Synopses & Reviews
A self-contained and systematic development of an aspect of analysis which deals with the theory of fundamental solutions for differential operators, and their applications to boundary value problems of mathematical physics, applied mathematics, and engineering, with the related computational aspects.
Review
"Kythe explores fundamental solutions of both linear and nonlinear differential operators from mathematical physics, elasticity, fluid dynamics, piezoelectrics, and cosmology. The book begins with a historical development of the subject.... Three appendices provide background on Fourier and Laplace transforms, details about several computer programs that can be used in conjunction with the book, and a listing of 76 differential operators. Extensive bibliography." --Choice
Synopsis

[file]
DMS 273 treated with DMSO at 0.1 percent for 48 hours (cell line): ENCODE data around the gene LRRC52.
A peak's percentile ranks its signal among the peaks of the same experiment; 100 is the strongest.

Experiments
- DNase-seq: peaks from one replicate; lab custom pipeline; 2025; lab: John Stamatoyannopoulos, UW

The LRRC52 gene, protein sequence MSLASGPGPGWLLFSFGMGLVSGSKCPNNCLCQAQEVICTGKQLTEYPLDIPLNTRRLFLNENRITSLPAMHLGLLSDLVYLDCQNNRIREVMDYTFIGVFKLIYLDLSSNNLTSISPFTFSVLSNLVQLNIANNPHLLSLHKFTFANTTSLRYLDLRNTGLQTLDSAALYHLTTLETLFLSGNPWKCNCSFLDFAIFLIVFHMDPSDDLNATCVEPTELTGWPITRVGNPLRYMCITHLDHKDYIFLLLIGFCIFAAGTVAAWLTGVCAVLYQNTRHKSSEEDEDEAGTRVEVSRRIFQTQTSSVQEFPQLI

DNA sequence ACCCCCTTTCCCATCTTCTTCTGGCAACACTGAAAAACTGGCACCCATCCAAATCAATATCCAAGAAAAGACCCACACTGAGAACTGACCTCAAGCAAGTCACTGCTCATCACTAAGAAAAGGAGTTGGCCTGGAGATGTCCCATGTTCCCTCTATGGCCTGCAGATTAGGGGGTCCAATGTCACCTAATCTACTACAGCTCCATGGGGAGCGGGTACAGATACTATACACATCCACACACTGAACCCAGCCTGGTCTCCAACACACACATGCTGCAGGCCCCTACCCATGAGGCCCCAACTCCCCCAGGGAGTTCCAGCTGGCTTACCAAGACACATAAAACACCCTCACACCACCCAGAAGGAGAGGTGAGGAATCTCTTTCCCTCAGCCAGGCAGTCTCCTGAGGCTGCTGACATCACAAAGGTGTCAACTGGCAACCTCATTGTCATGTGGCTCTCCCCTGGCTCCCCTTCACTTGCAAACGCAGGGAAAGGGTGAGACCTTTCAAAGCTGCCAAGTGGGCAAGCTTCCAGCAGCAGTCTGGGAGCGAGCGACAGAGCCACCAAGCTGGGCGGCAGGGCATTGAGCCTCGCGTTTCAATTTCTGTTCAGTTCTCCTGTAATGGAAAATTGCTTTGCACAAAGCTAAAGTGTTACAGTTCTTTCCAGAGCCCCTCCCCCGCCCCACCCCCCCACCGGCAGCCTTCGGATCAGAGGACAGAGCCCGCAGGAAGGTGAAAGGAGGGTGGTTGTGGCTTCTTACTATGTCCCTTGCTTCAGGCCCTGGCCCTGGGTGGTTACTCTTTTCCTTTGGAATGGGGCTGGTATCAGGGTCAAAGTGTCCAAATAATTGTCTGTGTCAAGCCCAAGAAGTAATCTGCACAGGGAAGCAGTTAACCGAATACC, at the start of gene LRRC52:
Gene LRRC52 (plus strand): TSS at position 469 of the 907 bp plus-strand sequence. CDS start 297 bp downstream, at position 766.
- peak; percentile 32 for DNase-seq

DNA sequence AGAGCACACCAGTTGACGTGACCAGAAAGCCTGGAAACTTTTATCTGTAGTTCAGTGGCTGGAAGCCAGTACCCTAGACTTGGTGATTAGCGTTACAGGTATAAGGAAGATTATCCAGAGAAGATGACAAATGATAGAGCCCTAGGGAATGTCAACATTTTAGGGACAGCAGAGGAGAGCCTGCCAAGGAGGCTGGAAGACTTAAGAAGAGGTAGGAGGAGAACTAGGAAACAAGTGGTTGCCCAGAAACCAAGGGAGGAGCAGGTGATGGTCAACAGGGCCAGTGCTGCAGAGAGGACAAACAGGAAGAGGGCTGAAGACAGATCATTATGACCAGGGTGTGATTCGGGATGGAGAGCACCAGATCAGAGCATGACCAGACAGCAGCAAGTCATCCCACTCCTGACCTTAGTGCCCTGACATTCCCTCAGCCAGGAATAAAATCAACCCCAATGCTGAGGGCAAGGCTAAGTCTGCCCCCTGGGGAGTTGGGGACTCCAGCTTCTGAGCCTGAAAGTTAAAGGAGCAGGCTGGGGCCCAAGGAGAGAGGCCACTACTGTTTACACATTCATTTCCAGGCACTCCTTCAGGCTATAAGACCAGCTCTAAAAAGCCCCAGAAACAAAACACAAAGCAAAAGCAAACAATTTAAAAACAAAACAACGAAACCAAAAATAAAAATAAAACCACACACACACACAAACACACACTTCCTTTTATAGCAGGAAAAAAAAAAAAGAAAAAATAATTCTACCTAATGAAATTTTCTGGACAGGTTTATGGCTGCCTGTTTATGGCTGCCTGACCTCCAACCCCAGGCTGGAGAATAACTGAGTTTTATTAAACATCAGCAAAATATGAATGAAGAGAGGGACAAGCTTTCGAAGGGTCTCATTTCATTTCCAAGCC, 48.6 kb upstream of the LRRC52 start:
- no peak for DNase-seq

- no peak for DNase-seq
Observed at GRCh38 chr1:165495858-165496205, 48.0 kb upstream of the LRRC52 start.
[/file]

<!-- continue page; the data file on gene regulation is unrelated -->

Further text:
Overview Many problems in mathematical physics and applied mathematics can be reduced to boundary value problems for differential, and in some cases, inte grodifferential equations. These equations are solved by using methods from the theory of ordinary and partial differential equations, variational calculus, operational calculus, function theory, functional analysis, probability theory, numerical analysis and computational techniques. Mathematical models of quantum physics require new areas such as generalized functions, theory of distributions, functions of several complex variables, and topological and al gebraic methods. The main purpose of this book is to provide a self contained and system atic introduction to just one aspect of analysis which deals with the theory of fundamental solutions for differential operators and their applications to boundary value problems of mathematical physics, applied mathematics, and engineering, with the related applicable and computational features. The sub ject matter of this book has its own deep rooted theoretical importance since it is related to Green's functions which are associated with most boundary value problems. The application of fundamental solutions to a recently devel oped area of boundary element methods has provided a distinct advantage in that an integral equation representation of a boundary value problem is often x PREFACE more easily solved by numerical methods than a differential equation with specified boundary and initial conditions. This situation makes the subject more attractive to those whose interest is primarily in numerical methods."